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Playing Hunches For Better Business

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In our everyday lives, we use these inelegant, homey old proverbs all the time, and we believe them. My first impression of a new acquaintance often proves accurate. If I have a hunch that a guest I’m expecting for dinner will cancel at the last minute, the phone usually rings to confirm that hunch.

In the business world, however, we view hunches as suspect. After all, they’re not scientific. They’re not based on logic and reason, those mainstays of our culture. We frequently ignore and discount our instincts. There’s even a sexual stereotype in our attitude toward hunches; we’ve all heard of “women’s intuition,” but doesn’t “men’s intuition” sound odd? Nevertheless, ignoring our instincts, our intuitions, and our gut feelings in business may be a big mistake.

When evaluating the pros and cons surrounding a decision, we weigh all the factors that we can rationally assess. We do spreadsheets, financial analyses, market surveys and demographic research. These are important tools; however, there are many factors they can’t assess — such as how customers will react to a new product or what the next popular fad will be. Sure, we can make educated guesses based on past reactions and past fads, but we can’t really be certain.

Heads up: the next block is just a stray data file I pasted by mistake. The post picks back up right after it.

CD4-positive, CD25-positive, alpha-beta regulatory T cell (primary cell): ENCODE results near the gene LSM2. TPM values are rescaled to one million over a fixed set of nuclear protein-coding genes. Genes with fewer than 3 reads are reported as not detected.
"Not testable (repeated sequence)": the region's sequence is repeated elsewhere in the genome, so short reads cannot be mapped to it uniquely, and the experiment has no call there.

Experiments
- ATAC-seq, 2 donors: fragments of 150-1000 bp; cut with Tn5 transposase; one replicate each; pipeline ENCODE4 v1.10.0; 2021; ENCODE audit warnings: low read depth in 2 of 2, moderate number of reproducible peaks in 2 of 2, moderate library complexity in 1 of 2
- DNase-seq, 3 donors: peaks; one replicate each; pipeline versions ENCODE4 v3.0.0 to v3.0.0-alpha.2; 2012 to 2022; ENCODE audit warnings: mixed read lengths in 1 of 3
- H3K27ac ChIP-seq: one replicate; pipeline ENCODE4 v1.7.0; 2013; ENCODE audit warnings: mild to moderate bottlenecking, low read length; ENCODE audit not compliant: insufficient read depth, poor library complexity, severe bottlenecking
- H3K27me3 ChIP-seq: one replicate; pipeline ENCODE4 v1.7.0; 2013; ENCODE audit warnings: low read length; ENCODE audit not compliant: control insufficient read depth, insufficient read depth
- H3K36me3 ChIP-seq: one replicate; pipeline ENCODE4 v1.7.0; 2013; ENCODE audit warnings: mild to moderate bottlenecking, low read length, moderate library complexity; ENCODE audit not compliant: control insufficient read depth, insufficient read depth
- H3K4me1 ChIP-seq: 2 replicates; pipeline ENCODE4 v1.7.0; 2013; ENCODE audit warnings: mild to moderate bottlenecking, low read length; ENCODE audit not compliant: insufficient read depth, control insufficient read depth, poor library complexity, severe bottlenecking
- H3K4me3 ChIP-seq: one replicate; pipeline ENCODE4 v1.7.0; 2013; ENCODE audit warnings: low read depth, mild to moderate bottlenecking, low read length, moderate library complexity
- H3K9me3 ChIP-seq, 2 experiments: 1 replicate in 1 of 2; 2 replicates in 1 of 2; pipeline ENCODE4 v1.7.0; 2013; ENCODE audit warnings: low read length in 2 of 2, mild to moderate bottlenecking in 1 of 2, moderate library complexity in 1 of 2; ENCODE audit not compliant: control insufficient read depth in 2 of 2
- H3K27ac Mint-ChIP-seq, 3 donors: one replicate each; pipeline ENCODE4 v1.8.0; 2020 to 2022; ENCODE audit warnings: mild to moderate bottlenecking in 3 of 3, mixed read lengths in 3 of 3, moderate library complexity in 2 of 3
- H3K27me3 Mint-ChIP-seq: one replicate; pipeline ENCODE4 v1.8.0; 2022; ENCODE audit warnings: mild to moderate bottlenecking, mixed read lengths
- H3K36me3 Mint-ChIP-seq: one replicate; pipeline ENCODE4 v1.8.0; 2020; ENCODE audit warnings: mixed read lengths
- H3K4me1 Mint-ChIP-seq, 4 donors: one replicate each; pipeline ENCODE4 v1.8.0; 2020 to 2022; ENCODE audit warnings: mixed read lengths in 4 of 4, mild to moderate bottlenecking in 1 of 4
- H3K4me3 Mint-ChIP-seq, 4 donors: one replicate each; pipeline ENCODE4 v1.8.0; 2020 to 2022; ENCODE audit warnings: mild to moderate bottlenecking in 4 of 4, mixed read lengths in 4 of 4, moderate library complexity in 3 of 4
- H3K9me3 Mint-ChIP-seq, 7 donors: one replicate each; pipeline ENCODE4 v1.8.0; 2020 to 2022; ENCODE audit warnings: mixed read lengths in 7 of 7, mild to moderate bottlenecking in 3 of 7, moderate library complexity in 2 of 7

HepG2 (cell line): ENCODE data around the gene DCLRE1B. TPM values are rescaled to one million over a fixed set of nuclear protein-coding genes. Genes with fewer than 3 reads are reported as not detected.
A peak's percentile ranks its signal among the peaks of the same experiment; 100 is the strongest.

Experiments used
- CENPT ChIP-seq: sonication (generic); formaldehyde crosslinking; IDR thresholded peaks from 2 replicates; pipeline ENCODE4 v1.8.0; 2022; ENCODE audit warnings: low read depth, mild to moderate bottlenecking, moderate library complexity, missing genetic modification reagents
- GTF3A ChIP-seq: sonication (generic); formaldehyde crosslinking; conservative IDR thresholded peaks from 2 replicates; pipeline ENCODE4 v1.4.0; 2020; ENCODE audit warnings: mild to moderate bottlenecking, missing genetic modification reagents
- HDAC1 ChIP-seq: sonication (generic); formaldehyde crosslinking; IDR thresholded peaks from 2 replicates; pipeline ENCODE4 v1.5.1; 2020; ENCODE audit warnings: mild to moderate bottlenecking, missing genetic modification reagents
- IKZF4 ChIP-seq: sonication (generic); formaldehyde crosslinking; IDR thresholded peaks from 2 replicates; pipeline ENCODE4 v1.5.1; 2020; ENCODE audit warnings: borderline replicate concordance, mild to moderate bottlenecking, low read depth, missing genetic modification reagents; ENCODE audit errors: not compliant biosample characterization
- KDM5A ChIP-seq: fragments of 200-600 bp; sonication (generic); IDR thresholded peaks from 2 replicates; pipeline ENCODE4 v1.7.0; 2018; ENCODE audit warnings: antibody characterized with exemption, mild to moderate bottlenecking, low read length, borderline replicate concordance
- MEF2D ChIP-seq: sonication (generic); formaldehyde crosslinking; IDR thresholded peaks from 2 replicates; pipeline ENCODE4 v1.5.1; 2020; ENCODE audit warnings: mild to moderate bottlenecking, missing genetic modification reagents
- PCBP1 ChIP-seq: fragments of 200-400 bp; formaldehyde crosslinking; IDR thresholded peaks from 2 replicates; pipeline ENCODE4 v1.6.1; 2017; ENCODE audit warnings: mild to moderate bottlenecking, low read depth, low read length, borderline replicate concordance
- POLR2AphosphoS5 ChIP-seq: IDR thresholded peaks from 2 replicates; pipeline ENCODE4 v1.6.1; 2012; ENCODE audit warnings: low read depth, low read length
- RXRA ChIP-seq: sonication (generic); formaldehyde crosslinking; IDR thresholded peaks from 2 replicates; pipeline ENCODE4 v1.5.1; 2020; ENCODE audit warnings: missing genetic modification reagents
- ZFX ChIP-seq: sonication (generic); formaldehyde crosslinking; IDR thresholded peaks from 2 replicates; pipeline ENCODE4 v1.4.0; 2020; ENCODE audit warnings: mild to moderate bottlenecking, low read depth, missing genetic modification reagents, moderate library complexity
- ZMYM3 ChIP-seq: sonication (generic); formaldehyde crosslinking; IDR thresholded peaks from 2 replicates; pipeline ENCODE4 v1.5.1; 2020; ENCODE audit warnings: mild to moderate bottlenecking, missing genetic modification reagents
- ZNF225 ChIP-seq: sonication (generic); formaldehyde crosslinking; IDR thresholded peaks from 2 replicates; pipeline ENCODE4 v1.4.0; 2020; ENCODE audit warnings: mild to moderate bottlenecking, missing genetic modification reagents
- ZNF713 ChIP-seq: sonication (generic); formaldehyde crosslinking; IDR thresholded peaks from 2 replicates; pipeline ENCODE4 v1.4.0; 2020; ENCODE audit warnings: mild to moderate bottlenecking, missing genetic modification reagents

That’s where hunches come in and they should be taken seriously. You have a feeling in your gut that customers won’t like the product that your staff wants to develop. You just KNOW that certain changes need to be made before you can successfully sell that widget. Your instincts tell you that the next big fad will be a return to Hula Hoops.

You may very well be right on all counts, because hunches are not really just feelings that come out of nowhere. They are conclusions drawn by your subconscious mind based on a lifetime of hard-won experience.

Next time you get a strong hunch, try going with it. Your instincts might pleasantly surprise you.

Using your Instincts

•   Test your instincts on small decisions first.

•   Don’t confuse wishful thinking with a true hunch.

•   Get input from others; their hunches are valuable too.


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